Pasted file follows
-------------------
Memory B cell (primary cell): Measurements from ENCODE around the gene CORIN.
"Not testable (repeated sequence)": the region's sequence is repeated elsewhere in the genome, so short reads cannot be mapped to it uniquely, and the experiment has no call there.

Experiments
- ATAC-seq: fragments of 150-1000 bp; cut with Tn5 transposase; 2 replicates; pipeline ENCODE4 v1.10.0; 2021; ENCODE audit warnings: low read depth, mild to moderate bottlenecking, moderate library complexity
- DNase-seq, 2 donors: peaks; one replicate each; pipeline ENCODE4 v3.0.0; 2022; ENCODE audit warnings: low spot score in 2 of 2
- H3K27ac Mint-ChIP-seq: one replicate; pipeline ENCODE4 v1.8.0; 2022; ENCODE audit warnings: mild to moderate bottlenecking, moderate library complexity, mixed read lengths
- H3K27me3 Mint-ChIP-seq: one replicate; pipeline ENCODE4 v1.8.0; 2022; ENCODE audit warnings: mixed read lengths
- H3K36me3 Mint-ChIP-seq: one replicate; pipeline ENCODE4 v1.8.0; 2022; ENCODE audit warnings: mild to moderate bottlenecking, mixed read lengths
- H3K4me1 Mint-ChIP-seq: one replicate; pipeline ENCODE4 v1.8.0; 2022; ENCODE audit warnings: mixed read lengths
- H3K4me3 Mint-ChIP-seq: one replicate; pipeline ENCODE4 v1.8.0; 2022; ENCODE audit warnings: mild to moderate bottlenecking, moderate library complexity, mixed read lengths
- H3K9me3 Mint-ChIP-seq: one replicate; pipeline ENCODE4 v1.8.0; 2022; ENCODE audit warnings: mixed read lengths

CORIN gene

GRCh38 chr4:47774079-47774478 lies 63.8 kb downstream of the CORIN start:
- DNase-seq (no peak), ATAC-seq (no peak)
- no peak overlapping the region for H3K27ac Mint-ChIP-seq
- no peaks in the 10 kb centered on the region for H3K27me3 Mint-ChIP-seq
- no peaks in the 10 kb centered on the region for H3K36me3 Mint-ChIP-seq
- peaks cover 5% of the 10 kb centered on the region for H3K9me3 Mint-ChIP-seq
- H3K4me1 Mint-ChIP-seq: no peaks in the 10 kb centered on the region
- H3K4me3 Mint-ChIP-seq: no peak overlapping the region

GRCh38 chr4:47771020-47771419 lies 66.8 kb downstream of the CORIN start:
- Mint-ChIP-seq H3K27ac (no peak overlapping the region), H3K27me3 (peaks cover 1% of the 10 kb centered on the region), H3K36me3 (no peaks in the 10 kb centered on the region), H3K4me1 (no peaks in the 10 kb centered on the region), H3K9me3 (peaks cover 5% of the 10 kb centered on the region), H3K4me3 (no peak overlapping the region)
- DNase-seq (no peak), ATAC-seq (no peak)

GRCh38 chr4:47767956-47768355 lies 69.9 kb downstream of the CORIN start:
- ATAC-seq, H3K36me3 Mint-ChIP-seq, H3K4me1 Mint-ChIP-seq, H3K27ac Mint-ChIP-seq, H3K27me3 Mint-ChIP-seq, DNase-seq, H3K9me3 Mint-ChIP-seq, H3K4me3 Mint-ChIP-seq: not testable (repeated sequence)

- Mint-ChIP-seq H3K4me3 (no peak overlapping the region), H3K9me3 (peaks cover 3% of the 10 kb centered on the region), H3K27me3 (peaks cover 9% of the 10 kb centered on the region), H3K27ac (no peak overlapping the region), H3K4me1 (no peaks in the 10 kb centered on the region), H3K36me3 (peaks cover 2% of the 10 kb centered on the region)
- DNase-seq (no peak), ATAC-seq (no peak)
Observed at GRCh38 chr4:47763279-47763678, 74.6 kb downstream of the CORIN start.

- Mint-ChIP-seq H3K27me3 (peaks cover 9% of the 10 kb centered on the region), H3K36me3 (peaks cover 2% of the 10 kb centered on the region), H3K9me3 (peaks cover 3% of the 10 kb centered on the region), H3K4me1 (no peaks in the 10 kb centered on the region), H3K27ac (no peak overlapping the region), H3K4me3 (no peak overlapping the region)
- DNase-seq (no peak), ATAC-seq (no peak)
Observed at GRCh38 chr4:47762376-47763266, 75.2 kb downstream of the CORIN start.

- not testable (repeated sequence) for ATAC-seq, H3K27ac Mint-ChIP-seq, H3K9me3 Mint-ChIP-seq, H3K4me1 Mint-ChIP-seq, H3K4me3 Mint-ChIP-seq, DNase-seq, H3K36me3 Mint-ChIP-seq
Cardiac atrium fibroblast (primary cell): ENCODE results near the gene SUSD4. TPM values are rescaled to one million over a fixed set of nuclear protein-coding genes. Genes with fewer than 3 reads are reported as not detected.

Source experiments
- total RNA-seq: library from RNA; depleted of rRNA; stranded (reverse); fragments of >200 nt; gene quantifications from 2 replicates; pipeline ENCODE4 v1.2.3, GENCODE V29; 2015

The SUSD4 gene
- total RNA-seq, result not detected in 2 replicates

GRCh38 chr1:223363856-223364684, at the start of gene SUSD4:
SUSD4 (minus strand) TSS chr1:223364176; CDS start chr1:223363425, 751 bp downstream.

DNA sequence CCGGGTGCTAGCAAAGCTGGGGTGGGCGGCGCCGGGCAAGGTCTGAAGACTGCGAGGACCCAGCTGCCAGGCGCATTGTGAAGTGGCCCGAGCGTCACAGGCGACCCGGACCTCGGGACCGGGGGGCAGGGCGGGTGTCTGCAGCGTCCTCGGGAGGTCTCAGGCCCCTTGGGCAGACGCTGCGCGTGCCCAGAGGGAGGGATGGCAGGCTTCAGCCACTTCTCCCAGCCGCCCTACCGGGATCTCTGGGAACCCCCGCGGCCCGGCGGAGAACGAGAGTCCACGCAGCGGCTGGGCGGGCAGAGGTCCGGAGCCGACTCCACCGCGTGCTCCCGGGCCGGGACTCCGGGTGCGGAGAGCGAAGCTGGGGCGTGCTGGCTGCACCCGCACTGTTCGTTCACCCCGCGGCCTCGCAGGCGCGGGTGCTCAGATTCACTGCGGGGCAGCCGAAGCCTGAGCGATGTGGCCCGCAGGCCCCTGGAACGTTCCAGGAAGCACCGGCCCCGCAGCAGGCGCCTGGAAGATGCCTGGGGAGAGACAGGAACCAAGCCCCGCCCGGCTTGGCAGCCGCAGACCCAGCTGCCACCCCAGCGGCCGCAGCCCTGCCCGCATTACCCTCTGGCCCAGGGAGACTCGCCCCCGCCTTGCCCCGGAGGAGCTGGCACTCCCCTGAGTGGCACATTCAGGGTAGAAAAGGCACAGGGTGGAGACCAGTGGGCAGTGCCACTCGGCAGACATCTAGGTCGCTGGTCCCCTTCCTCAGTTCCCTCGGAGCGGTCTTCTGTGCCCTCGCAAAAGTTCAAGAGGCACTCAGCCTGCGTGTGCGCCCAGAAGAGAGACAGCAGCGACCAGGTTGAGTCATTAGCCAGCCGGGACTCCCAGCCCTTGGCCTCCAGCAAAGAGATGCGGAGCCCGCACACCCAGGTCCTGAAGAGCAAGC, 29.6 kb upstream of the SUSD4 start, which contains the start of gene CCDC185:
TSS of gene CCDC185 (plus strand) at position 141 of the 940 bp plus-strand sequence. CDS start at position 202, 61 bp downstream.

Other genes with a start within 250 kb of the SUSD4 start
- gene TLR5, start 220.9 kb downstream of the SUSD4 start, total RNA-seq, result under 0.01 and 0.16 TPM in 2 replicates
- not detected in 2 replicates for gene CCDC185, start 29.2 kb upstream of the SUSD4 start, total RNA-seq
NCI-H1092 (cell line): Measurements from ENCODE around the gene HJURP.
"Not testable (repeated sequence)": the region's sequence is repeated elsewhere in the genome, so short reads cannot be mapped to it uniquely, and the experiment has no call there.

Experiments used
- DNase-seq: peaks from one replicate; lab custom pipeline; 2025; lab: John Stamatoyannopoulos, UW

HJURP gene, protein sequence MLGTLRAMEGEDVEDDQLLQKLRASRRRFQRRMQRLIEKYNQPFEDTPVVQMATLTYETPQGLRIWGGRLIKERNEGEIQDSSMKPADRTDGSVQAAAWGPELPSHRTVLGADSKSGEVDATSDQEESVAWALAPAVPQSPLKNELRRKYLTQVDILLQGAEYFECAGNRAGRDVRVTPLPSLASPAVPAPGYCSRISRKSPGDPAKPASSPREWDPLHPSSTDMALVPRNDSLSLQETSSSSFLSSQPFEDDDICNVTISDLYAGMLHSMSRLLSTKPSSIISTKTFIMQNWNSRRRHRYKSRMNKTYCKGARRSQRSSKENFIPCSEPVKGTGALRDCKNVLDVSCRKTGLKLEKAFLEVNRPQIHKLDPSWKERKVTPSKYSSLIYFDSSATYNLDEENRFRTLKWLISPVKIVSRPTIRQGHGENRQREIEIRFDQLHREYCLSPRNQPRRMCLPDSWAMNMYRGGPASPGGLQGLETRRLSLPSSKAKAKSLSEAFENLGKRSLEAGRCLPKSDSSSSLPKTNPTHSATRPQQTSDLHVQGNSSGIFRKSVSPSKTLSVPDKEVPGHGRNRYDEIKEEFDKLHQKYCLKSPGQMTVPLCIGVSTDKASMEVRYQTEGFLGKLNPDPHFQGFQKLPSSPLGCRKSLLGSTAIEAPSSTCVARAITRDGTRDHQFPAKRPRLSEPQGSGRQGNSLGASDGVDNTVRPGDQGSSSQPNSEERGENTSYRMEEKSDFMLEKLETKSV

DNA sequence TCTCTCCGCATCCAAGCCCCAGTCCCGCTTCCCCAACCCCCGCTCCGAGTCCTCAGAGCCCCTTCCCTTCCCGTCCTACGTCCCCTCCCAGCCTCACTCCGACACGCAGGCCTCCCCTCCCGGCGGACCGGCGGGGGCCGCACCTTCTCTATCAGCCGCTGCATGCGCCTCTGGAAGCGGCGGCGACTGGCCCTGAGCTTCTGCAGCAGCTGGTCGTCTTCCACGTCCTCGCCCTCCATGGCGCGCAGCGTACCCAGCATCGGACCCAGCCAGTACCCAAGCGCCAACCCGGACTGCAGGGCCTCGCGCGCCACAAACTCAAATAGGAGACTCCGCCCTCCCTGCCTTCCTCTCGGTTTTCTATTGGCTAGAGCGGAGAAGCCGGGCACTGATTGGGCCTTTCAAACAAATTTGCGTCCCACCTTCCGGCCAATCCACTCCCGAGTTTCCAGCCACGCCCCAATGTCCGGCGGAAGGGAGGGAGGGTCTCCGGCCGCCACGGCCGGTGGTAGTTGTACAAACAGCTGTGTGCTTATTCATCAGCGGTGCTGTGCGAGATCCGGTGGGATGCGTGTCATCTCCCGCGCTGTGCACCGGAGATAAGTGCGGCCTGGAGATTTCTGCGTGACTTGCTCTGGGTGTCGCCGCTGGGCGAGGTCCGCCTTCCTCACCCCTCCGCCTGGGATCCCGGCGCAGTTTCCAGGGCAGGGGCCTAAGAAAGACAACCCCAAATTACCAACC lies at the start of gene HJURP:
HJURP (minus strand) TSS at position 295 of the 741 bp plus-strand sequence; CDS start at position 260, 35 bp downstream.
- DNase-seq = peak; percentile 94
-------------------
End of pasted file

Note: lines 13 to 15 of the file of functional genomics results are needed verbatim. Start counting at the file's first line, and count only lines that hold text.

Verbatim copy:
GRCh38 chr4:47774079-47774478 lies 63.8 kb downstream of the CORIN start:
- DNase-seq (no peak), ATAC-seq (no peak)
- no peak overlapping the region for H3K27ac Mint-ChIP-seq